JOONDALUP councillors voted at last Tuesday's meeting to further investigate the possibility of constructing a fitness staircase at Whitfords Nodes Park in Hillarys.
The Harbour Rise Homeowners’ Association proposed a staircase that would be bigger and wider than Jacob’s Ladder at Kings Park and would link the grassed area to the lookout in the north-east, running above the vegetation.
But City officers recommended against, saying approvals could be costly and not assured.
External grant funding, if successful, would cover only some of the cost and there were potential adverse environmental effects.
It was estimated the project would cost $392,500.
Joe DeLucia, representing the Harbour Rise Homeowners’ Association, said they had received overwhelming support for the idea from schools and community and sporting groups.
‘This would be a fantastic opportunity for a passive recreational facility that could rival Jacob’s Ladder in Kings Park and attract users from all across the northern suburbs,’ he said.
‘We can help facilitate a substantial grant and members have indicated their offer of personal assistance to help revegetate any damage or disturbance to the bushland from construction activities.’
Cr Kerry Hollywood said while the stairway ‘sounded like a very good idea’ at first, the proposal was ‘fraught with problems’.
‘External funding may not be available and could also jeopardise the City from receiving funds for other proposed projects,’ she said.
‘This is a Bush Forever coastal reserve with native vegetation and it’s unlikely to gain support because it would cause damage to the protected reserve.
‘We just can’t spend this sort of money on a staircase to a lookout that will only hold a few persons at any one time.’
Cr Tom McLean agreed the advice given to the capital works committee had highlighted problems with construction and getting environmental approvals.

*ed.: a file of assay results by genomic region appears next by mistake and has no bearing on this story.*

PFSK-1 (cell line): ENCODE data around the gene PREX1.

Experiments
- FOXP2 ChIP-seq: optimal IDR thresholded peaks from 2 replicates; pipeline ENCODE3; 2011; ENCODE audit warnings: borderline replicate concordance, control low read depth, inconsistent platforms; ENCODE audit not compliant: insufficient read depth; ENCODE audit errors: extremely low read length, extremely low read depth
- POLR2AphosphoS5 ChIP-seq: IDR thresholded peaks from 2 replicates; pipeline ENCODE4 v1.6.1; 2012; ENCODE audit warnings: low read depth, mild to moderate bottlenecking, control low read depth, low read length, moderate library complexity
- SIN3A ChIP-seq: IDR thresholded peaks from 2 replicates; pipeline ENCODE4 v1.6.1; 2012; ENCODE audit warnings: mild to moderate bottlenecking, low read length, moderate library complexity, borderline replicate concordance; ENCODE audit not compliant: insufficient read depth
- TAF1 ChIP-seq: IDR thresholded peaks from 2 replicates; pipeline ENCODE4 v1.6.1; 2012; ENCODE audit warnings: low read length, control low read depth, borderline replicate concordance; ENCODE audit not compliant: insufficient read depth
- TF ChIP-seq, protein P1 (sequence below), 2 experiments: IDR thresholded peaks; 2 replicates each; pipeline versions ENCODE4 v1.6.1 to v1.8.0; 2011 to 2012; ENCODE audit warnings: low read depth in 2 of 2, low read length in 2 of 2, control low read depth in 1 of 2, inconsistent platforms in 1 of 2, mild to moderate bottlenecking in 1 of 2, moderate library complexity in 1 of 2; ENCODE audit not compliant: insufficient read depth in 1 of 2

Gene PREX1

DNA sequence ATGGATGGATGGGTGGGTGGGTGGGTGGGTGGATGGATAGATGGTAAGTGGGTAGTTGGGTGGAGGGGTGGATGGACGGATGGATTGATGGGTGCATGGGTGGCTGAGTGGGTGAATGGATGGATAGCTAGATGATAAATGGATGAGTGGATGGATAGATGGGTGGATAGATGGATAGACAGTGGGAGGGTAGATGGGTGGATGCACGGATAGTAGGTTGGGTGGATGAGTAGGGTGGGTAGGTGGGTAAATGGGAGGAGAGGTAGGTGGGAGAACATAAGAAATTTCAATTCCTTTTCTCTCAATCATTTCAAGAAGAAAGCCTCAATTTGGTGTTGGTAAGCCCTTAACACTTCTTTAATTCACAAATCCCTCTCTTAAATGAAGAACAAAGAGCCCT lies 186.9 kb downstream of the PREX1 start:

But Cr Mike Norman moved a foreshadowed motion to refer the item back to the chief executive to ‘examine alternative technologies, the likelihood of environmental approval and other potential funding options’.
‘I believe this project is a great suggestion and has wide community support, but beyond that it could potentially become a regional facility and even a tourist drawcard,’ Cr Norman said.
‘The City puts lots of money into active recreation but we have many in our community who enjoy passive recreation.
‘They’re not part of sporting clubs but they like to use stairways, paths, cycling tracks, so it’s not unreasonable for this City to put a bit of money into a major passive recreational facility, not just channel all our money into sporting facilities.’
He said similar structures were built in environmentally sensitive areas around Australia so it was worth further investigation, ‘rather than (the idea) being slapped down at this early stage’.
‘A serious grant application could not be submitted by the City until we have a detailed design and firm costings,’ he said.
He said he thought it would be ‘likely to be supported significantly by Lotterywest’.
Cr Geoff Amphlett disagreed.
‘They haven’t got the funding to do this sort of thing,’ he said.
Mayor Troy Pickard agreed the proposal faced ‘some significant hurdles’ but he wanted ‘clarity’ so councillors could make a fully informed decision.